Communication professor traces the history of start-ups, from a novel idea in the tech industry to an approach embraced by the government
The United States Digital Service, or USDS, was started in 2014 by the Obama administration. Its first task was to fix the overburdened Healthcare.gov website. Today it has partnered with many different parts of the federal government.
Stephanie Schulte, associate professor of communication at the University of Arkansas, calls the USDS, the first “federal start-up,” and says it allowed the U.S. government to capitalize on the public’s positive attitude toward start-up culture. And this start-up was a success.
“In addition to its work on healthcare, by 2016, USDS had already worked on streamlining taxes and student loan information systems, strengthening data security for defense agencies, refining acquisition processes with the Office of Federal Procurement Policy and redesigning the Small Business Administration certification process,” says Schulte in an open-access paper published in the International Journal of Communication.
In order to show how start-up culture became so influential, Schulte traced the evolution of this concept. She explains in her article that the term entered the everyday language in the 1970s, in descriptions of venture capital funds as “start-up financing” or “start-up capital.” In the 1990s, the term became associated with Silicon Valley tech companies, and by 2010, the definition had expanded to include ice cream shops and charter schools.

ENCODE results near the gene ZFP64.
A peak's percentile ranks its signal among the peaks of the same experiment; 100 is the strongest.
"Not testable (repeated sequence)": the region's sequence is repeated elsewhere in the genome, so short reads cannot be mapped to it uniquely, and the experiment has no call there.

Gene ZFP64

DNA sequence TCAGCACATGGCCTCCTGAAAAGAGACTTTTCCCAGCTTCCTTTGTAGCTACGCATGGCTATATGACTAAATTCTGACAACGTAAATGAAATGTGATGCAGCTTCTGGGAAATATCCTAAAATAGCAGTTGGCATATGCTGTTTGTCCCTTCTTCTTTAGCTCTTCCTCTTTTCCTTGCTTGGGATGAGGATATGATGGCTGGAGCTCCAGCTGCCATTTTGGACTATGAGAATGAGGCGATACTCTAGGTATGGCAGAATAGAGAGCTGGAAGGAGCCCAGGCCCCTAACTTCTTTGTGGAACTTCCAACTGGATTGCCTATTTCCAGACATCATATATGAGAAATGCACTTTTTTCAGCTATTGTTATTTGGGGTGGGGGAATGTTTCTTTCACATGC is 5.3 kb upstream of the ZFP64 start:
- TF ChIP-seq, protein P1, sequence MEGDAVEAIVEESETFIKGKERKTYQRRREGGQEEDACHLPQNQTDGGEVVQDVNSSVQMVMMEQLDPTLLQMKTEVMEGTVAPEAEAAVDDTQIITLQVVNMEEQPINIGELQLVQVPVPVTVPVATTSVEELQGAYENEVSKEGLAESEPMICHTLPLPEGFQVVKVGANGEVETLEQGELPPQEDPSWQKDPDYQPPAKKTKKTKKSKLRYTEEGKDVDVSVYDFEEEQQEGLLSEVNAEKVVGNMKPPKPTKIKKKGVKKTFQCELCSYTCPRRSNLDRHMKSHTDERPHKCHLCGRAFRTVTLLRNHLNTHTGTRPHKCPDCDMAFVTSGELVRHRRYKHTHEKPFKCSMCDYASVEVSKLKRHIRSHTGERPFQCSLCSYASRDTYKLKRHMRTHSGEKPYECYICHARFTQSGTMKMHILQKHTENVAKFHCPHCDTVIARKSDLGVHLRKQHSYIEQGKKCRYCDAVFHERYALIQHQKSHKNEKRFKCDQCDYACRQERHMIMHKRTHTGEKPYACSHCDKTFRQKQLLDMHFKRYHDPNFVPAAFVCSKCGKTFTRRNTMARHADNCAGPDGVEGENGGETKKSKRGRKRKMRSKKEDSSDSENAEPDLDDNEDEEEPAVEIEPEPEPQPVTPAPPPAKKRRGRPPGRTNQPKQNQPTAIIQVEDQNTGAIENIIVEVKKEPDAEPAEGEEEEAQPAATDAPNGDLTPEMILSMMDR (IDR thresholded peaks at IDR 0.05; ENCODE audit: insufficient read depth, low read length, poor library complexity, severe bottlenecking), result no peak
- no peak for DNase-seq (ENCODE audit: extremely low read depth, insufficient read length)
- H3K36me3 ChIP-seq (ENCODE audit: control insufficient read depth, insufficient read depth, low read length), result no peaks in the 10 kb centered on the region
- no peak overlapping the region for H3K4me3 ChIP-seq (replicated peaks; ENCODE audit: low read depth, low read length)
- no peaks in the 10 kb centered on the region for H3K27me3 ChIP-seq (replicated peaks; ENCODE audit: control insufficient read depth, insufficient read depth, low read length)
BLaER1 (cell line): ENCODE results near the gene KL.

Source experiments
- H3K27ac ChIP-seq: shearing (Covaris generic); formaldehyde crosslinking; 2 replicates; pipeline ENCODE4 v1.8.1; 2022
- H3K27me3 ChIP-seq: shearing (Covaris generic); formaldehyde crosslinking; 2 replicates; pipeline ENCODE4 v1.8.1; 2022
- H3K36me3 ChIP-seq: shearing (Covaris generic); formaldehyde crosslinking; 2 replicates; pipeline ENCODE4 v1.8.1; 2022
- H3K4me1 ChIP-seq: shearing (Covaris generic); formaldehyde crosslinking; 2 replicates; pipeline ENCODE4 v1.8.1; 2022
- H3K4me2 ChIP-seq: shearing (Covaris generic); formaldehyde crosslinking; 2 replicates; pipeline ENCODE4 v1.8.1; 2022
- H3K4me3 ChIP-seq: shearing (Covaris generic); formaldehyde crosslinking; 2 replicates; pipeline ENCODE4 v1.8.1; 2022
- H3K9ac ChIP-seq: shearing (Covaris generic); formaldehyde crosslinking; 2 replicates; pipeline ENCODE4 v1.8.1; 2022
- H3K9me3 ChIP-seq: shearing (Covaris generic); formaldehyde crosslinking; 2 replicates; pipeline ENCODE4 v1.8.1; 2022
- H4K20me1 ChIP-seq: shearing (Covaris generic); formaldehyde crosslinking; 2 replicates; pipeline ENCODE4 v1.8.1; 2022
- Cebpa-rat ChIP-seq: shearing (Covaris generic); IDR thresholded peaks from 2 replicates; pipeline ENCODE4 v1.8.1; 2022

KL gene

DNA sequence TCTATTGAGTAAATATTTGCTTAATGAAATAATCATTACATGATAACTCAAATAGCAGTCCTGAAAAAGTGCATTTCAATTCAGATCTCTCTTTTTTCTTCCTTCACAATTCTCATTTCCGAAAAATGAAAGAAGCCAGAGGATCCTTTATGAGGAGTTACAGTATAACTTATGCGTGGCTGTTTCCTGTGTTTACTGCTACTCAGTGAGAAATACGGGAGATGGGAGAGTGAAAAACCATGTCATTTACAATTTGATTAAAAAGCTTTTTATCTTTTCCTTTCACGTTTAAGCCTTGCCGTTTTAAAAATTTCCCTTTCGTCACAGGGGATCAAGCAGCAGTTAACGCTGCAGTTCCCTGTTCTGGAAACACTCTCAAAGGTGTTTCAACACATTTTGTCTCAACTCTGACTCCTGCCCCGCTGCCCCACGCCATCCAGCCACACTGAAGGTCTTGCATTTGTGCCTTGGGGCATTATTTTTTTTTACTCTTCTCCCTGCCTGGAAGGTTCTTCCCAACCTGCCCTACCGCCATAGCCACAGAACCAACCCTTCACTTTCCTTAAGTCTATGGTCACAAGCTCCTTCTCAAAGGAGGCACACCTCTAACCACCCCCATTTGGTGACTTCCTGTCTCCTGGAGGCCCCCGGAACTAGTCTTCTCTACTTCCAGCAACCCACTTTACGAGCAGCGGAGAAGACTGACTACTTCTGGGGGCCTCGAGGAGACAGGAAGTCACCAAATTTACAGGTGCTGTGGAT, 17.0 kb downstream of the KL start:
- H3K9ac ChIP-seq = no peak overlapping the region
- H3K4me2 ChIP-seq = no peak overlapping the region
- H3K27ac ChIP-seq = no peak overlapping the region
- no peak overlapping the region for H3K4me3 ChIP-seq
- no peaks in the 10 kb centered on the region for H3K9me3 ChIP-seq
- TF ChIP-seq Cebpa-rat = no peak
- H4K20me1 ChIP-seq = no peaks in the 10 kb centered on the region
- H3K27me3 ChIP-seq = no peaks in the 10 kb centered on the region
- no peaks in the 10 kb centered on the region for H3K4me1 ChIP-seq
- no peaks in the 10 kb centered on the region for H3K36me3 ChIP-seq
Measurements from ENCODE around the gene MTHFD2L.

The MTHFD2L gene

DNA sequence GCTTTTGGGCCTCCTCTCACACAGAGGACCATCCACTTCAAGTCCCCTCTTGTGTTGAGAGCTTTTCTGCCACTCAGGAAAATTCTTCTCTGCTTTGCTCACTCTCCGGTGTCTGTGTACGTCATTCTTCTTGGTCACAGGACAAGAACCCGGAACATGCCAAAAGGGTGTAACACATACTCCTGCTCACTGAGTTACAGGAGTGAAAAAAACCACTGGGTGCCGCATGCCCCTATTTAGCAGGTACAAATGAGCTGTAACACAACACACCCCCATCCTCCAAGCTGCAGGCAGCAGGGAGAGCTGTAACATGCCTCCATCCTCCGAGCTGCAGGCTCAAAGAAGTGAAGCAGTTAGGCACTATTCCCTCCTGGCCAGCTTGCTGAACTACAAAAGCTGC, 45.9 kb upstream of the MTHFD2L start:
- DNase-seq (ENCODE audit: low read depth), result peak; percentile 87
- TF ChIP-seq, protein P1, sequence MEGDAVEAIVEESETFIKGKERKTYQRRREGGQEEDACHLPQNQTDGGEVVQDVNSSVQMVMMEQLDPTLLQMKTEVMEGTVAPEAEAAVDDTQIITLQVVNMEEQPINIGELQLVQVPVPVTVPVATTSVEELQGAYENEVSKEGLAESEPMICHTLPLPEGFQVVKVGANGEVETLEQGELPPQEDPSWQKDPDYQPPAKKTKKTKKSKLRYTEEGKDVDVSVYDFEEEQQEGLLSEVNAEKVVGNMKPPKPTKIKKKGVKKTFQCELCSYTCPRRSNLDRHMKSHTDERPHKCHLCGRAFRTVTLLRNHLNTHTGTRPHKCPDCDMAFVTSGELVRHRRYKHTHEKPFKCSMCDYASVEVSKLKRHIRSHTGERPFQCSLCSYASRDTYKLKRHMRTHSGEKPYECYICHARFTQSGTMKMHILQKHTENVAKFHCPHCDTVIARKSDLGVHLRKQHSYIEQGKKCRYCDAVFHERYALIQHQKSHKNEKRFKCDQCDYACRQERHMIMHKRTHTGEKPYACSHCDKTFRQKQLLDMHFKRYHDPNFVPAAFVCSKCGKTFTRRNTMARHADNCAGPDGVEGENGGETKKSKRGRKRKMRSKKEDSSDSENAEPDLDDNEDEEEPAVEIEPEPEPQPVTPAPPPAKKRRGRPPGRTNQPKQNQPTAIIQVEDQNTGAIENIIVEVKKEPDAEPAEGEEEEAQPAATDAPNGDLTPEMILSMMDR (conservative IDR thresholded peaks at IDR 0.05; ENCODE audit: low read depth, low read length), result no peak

The term, Schulte explains, “conveyed a cluster of meanings, including flexible, innovative, lean, disruptive and poised to scale.” Start-ups became an emblem of “American-style bootstrapism, a type of the cool, portable, future facing optimism.”
Schulte points out that two of the central ideas of start-ups — disruption and productive failure — seem out of place in the context of government. Disruption refers to radical breakthroughs and innovations as opposed to the slow, incremental changes associated with government. Productive failure is the idea that risks are worth taking, even if they don’t always succeed.
Schulte explains that these differences were what made the idea of a federal start-up attractive to the public. Start-up culture, she said, “could productively disrupt American democracy and government, just as — at least in the eyes of many consumers — Uber productively disrupted taxi monopolies, Airbnb disrupted hotel markets, and the Khan Academy disrupted stagnant educational institutions.”
Schulte points out that the USDS presents an opportunity to examine the effect of incorporating concepts from private business into government institutions.